Why Moulin Rouge! succeeds

Luhrmann's films succeed when he is allowed to reject the real while maintaining a firm grip on the emotional center of his story. The plots might be ludicrous but the emotions, as enlarged as he presents them, are still potent and familiar. Everyone's had that moment where they've felt like their joy or anger or sadness could smother them, that sensation of feeling like you've experienced every feeling you'll ever have. Luhrmann captures that intensity, taking it seriously while being willing to reveal its silliness. It's an approach that takes more from the past than the cultural present, and it wields the tools of cinema for maximum effect. Luhrmann took advantage of the kind of technical magic one can only do with film, allowing for quick cuts, songs that cut between various lavish set-pieces, and cinematographic flourishes lifted from silent cinema and music videos.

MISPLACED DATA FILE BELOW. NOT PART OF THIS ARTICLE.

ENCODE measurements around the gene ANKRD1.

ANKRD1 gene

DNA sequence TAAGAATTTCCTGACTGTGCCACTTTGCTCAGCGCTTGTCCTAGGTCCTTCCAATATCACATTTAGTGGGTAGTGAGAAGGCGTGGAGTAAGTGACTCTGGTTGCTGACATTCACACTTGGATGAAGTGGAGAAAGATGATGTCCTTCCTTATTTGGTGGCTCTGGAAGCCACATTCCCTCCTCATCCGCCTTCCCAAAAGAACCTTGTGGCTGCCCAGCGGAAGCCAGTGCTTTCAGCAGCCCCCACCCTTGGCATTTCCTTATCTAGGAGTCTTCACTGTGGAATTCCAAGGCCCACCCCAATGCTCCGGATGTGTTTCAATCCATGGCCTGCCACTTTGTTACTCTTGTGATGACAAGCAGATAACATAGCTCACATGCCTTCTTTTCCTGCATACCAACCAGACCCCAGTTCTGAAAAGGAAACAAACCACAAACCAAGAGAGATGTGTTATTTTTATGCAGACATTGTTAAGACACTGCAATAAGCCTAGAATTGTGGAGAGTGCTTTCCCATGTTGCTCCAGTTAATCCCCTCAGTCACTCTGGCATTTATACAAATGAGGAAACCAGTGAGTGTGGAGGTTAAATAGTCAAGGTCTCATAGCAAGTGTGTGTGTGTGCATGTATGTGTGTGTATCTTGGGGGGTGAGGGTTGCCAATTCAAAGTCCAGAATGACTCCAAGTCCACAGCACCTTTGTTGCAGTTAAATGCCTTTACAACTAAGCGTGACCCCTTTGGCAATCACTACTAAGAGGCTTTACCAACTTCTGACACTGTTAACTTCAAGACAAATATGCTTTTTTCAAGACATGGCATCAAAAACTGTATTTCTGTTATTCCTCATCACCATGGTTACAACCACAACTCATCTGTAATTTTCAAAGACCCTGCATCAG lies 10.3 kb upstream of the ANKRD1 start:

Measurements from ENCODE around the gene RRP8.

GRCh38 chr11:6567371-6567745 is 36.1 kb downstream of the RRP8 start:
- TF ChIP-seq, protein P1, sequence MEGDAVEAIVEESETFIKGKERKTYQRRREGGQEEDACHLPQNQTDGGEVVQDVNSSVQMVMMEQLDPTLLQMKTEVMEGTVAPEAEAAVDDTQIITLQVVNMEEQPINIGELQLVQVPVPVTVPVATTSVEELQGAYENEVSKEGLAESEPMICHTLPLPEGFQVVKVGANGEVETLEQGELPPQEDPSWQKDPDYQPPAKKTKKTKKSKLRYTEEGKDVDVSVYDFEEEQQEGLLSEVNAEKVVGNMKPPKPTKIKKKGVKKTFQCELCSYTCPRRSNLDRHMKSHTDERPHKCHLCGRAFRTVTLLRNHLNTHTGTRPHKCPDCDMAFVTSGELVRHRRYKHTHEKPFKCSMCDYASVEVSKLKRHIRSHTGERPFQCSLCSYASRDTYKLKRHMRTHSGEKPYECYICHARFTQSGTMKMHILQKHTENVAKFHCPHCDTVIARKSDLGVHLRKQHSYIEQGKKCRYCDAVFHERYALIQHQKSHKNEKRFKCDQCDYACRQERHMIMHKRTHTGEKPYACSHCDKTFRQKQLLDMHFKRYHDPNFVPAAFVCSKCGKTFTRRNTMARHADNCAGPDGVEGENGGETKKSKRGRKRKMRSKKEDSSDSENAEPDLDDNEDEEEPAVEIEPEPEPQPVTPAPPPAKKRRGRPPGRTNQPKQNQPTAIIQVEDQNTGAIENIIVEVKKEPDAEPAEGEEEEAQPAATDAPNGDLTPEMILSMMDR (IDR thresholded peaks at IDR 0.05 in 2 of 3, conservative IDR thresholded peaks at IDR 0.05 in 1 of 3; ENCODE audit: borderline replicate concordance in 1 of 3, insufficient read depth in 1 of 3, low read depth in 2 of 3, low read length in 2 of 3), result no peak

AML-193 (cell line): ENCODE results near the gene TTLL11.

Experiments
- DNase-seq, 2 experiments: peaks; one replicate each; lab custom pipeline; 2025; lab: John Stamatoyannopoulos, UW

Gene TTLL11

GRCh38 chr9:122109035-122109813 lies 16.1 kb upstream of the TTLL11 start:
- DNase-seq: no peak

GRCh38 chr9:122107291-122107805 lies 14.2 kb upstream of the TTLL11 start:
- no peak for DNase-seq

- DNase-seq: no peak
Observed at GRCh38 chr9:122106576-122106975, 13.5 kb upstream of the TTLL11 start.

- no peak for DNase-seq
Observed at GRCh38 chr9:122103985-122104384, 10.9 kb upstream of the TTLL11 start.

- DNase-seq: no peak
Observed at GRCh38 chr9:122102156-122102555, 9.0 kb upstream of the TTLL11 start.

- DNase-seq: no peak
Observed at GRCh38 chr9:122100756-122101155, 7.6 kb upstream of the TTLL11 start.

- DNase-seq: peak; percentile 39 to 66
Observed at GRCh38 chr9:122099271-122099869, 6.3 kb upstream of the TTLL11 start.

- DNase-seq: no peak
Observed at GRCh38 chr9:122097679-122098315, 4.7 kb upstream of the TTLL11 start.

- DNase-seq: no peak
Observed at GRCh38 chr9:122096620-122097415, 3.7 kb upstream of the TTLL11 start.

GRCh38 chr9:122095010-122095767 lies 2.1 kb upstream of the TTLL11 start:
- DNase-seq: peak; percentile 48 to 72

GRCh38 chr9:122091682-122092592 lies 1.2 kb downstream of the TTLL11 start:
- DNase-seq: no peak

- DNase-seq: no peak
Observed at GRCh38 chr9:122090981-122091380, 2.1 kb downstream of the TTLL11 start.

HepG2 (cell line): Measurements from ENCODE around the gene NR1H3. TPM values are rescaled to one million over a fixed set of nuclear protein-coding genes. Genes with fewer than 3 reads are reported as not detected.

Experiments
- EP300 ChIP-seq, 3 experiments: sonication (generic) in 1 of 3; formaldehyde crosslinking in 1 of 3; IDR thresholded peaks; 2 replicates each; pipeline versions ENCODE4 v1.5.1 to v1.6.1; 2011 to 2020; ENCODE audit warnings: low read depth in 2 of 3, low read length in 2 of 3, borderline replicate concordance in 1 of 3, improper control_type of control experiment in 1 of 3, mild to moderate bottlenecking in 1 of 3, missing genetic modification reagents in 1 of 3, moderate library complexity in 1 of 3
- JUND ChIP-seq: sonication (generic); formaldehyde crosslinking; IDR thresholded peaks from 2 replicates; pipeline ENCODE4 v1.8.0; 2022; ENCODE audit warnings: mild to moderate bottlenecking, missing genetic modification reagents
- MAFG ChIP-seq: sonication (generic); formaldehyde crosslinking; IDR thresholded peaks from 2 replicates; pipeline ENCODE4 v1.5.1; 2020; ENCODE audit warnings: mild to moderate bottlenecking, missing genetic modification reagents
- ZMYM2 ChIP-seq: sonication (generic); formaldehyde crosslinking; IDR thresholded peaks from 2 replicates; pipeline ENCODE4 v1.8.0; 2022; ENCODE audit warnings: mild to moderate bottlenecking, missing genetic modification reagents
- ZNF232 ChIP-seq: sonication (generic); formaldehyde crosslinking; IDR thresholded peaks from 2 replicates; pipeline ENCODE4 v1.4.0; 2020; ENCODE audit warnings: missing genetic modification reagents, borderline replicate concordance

"Moulin Rouge!" grossed $179.2 million on a $50 million budget. It received eight Oscar nominations, including one for Best Picture. It busted open the doors for the return of the cinematic musical. The next year, Best Picture would go to a musical, "Chicago," for the first time since 1969, and they had Luhrmann to thank for it. Soon, the major studios were leaping at the chance to jump on this new bandwagon. The results, however, were mixed. Rather than investing in new musicals or focusing on that intrinsically cinematic style, producers optioned stage hits and struggled to recapture the magic. "Rent" sapped its source material of all edge. "The Producers" felt as though the director plopped a static camera on stage and then left the cast to bellow through their songs. The long-awaited adaptation of "The Phantom of the Opera" proved to be hugely disappointing. But there were exceptions, like Julie Taymor's psychedelic Beatles musical "Across the Universe" and Tim Burton's Hammer-esque take on "Sweeney Todd: The Demon Barber of Fleet Street."